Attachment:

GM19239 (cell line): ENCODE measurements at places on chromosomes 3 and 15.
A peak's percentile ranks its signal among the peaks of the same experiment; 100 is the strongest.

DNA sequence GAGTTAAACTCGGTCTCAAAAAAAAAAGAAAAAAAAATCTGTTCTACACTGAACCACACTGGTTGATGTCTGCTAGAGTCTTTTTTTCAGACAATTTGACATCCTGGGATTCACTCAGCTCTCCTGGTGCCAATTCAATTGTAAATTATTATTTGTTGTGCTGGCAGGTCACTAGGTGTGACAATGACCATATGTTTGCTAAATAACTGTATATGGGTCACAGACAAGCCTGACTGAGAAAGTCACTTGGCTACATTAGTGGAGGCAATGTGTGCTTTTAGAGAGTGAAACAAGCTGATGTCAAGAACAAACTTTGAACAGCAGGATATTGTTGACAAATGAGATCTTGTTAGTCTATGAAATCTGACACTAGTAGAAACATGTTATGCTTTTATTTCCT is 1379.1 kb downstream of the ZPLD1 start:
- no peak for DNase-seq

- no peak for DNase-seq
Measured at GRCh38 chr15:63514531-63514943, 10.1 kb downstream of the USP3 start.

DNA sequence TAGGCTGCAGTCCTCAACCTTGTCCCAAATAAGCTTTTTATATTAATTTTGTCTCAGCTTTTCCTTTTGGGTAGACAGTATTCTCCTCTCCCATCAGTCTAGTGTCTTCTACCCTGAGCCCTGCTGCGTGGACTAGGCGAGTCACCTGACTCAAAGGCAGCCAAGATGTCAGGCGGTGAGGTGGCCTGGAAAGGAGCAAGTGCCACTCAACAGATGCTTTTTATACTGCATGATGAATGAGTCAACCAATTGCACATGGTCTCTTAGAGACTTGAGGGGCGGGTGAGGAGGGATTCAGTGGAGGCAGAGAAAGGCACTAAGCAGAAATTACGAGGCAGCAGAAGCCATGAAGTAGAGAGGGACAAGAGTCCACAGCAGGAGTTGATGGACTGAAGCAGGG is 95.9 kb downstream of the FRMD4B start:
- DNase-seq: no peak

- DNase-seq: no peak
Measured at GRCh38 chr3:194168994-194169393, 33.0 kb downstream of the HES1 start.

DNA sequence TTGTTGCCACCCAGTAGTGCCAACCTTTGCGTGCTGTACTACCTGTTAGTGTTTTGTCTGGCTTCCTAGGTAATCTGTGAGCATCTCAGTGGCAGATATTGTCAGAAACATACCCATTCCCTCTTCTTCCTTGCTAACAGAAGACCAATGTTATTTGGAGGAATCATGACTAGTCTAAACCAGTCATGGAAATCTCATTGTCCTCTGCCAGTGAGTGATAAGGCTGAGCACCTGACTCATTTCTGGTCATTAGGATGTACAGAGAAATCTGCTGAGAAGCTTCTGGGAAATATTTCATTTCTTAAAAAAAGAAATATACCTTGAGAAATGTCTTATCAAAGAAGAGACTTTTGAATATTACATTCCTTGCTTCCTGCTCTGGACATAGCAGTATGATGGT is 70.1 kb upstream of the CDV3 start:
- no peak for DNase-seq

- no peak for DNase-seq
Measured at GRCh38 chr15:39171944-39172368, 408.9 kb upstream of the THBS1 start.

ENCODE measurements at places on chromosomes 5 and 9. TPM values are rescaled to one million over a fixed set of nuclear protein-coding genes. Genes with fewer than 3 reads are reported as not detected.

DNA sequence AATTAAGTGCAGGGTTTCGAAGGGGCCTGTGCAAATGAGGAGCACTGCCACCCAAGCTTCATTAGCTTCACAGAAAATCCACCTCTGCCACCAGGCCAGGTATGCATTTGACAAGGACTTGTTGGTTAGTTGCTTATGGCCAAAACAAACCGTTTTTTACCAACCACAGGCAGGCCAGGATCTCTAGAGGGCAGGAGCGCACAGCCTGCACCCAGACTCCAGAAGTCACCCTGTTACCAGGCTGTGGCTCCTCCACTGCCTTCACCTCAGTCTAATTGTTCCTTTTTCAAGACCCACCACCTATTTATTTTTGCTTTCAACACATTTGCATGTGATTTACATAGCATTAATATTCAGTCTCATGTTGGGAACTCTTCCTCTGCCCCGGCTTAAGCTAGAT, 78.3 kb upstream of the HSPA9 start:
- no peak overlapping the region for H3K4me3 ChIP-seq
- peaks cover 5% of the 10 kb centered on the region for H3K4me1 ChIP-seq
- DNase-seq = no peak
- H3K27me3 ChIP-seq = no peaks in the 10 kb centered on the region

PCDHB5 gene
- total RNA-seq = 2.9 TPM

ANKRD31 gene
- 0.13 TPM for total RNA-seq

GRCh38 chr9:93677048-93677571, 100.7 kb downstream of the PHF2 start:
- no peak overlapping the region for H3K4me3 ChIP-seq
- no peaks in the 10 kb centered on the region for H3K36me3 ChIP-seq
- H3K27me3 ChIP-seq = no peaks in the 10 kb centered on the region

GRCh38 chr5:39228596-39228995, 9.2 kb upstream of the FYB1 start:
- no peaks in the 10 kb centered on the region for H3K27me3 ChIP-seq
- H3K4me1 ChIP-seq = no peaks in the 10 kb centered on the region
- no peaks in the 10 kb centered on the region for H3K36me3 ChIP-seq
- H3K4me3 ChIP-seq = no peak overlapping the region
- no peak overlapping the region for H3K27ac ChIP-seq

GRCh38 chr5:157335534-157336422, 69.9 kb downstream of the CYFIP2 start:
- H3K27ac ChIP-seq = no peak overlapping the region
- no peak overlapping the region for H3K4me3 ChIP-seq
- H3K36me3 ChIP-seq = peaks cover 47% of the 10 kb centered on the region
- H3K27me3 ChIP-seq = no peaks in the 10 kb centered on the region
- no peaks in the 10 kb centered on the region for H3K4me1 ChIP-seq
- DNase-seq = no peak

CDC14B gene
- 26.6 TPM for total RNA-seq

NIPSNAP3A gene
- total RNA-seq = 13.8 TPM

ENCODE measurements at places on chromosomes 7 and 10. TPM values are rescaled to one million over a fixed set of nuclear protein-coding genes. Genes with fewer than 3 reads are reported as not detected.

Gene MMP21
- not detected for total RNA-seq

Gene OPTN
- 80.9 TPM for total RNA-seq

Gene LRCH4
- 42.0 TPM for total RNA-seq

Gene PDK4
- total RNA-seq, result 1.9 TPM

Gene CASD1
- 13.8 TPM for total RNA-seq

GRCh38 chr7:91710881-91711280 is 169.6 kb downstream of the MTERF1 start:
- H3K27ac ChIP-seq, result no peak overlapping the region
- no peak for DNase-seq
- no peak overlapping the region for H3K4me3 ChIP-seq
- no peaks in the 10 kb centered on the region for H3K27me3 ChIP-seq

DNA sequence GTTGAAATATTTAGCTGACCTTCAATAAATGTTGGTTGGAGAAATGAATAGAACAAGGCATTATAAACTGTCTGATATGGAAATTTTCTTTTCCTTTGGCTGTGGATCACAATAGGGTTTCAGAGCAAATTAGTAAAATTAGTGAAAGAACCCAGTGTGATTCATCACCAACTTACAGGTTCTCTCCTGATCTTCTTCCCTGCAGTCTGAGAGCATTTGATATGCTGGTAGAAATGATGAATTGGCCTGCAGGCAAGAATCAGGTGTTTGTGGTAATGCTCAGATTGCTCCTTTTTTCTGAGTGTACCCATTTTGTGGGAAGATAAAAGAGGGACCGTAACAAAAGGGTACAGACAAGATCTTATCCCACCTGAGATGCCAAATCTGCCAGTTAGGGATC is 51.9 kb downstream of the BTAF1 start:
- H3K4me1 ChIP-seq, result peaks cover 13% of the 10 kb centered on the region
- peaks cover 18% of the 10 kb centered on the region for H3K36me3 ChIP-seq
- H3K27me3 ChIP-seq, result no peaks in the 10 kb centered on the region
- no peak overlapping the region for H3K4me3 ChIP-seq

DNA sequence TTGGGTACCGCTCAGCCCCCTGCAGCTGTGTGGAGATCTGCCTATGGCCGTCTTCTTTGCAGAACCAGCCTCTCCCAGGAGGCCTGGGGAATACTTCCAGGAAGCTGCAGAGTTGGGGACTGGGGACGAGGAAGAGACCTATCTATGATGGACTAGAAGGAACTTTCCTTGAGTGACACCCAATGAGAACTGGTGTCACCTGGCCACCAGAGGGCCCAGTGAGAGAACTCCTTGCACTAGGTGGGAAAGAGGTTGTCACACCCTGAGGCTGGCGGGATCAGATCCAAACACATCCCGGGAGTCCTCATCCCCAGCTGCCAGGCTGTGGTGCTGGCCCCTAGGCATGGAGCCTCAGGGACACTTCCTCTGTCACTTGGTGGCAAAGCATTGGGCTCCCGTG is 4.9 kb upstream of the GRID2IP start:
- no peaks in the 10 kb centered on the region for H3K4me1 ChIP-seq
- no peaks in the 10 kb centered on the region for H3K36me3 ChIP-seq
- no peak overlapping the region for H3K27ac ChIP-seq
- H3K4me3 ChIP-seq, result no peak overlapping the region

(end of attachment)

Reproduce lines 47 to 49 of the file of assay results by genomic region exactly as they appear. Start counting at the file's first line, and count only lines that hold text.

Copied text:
Gene MMP21
- not detected for total RNA-seq

Gene OPTN